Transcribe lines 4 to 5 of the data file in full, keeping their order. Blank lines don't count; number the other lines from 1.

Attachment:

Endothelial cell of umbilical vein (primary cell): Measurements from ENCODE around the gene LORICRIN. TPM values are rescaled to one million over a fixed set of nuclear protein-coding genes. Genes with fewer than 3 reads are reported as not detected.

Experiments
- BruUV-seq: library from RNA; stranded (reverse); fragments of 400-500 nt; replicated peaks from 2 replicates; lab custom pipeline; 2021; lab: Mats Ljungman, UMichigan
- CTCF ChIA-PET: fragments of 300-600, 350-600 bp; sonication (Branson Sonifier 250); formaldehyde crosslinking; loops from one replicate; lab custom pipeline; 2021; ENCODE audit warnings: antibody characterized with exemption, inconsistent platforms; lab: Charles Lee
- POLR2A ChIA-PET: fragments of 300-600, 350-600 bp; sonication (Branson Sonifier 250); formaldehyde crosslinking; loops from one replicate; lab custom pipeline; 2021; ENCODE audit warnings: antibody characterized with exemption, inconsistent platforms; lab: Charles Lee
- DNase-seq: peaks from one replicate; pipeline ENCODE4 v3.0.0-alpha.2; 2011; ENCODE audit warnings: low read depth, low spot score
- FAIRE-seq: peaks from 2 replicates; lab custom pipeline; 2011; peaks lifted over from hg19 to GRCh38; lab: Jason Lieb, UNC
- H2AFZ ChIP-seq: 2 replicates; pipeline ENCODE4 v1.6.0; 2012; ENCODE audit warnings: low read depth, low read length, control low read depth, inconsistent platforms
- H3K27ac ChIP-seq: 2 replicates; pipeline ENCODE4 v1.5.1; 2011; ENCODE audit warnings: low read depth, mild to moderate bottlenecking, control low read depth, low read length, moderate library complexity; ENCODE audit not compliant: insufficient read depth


- CTCF ChIA-PET: fragments of 300-600, 350-600 bp; sonication (Branson Sonifier 250); formaldehyde crosslinking; loops from one replicate; lab custom pipeline; 2021; ENCODE audit warnings: antibody characterized with exemption, inconsistent platforms; lab: Charles Lee
- POLR2A ChIA-PET: fragments of 300-600, 350-600 bp; sonication (Branson Sonifier 250); formaldehyde crosslinking; loops from one replicate; lab custom pipeline; 2021; ENCODE audit warnings: antibody characterized with exemption, inconsistent platforms; lab: Charles Lee